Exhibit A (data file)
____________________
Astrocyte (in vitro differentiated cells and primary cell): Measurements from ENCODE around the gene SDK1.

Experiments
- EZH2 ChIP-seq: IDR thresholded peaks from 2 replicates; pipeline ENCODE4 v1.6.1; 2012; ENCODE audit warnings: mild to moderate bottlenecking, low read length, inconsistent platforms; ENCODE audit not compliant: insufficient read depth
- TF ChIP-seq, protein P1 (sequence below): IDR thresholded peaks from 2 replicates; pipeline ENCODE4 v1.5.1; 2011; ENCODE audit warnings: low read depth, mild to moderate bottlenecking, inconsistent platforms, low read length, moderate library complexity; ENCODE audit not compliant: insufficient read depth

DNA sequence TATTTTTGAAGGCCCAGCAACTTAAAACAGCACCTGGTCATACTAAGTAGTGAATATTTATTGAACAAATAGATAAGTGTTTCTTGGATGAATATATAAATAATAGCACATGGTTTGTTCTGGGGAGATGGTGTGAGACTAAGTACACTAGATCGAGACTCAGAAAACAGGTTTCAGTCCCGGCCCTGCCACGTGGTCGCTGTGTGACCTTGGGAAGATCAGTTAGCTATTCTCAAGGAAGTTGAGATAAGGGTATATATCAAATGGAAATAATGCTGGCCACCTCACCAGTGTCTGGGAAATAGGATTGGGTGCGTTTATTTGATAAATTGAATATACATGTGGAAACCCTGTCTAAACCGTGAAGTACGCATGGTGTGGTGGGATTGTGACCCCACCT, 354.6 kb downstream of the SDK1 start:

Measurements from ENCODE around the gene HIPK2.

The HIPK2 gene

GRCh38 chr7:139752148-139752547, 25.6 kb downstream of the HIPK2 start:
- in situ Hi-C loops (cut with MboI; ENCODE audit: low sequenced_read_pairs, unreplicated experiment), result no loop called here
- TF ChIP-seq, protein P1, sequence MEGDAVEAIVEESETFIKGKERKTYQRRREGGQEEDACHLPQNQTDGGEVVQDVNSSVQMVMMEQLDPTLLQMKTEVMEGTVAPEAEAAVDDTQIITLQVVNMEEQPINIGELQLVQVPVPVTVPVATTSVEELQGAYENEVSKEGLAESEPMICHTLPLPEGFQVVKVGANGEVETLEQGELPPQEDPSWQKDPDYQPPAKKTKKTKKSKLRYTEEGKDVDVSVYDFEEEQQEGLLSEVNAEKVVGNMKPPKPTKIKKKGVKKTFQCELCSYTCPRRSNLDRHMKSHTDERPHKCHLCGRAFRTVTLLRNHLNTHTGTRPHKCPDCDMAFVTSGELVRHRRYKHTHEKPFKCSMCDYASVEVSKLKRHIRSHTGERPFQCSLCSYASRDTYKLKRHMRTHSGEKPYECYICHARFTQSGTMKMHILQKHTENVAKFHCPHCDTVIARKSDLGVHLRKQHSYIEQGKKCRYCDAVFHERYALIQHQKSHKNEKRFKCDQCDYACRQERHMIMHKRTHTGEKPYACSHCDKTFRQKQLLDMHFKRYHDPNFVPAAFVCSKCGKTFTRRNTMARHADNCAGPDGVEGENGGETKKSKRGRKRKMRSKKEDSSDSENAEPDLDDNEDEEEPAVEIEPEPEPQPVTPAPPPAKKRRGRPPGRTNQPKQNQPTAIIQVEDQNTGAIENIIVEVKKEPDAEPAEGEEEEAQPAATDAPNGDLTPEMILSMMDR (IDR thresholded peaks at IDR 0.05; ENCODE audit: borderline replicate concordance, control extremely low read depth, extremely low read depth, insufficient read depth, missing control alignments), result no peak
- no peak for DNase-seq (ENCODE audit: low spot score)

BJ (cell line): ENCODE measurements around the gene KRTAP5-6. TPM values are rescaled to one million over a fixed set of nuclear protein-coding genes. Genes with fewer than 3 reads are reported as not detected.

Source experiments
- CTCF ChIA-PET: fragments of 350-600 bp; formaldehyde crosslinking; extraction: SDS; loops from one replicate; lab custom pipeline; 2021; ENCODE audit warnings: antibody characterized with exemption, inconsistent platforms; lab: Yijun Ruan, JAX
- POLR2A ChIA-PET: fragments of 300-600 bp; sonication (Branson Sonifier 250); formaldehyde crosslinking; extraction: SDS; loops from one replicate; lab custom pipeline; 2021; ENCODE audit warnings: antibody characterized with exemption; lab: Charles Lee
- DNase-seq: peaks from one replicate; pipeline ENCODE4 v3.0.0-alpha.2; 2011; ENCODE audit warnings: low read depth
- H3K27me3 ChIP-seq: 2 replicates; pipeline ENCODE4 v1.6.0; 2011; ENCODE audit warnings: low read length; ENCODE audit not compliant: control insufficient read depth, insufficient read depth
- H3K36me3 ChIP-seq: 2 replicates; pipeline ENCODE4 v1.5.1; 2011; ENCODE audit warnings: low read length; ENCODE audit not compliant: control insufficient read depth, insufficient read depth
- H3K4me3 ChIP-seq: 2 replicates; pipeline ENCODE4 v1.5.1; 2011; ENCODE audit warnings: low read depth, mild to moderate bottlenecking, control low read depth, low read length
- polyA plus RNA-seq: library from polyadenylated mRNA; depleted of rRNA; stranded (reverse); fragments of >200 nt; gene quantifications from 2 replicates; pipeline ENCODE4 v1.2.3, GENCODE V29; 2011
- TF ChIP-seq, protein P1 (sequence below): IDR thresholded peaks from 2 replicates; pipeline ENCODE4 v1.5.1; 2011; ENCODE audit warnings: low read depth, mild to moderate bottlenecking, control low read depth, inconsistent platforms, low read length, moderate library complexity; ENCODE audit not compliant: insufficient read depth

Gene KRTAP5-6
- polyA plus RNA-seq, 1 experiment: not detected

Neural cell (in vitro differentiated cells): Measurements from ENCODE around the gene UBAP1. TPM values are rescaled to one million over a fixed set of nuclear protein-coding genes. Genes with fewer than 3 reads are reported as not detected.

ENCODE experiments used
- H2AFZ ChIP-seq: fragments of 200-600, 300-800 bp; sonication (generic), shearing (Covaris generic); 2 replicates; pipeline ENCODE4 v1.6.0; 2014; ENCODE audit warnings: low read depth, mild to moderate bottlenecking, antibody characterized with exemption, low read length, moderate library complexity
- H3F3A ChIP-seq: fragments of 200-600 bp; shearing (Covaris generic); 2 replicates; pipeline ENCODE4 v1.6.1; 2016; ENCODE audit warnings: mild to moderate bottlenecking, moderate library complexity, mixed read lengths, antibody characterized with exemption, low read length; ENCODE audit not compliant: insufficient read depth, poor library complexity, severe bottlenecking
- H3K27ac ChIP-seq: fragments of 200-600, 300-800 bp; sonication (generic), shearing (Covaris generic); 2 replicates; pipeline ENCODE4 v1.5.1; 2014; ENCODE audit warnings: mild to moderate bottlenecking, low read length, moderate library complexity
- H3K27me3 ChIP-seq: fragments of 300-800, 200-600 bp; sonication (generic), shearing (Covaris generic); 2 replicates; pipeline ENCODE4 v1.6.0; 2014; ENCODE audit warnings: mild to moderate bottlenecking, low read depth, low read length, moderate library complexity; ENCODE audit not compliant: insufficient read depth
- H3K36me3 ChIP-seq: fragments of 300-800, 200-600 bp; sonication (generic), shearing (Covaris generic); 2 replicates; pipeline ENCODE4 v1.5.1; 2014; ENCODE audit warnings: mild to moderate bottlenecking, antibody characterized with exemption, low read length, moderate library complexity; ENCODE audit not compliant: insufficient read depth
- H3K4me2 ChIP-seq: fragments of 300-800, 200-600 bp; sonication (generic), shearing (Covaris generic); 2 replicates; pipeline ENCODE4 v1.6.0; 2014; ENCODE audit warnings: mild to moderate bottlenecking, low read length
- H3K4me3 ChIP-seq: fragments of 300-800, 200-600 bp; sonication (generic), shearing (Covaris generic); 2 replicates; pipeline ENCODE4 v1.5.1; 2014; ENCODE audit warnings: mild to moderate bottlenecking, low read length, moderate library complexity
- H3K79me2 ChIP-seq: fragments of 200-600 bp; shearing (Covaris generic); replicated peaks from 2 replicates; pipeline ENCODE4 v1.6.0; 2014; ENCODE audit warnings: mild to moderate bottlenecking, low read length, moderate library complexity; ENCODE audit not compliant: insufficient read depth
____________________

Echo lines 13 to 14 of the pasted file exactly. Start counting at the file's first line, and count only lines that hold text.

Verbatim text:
Source experiments
- CTCF ChIA-PET: fragments of 350-600 bp; formaldehyde crosslinking; extraction: SDS; loops from one replicate; lab custom pipeline; 2021; ENCODE audit warnings: antibody characterized with exemption, inconsistent platforms; lab: Yijun Ruan, JAX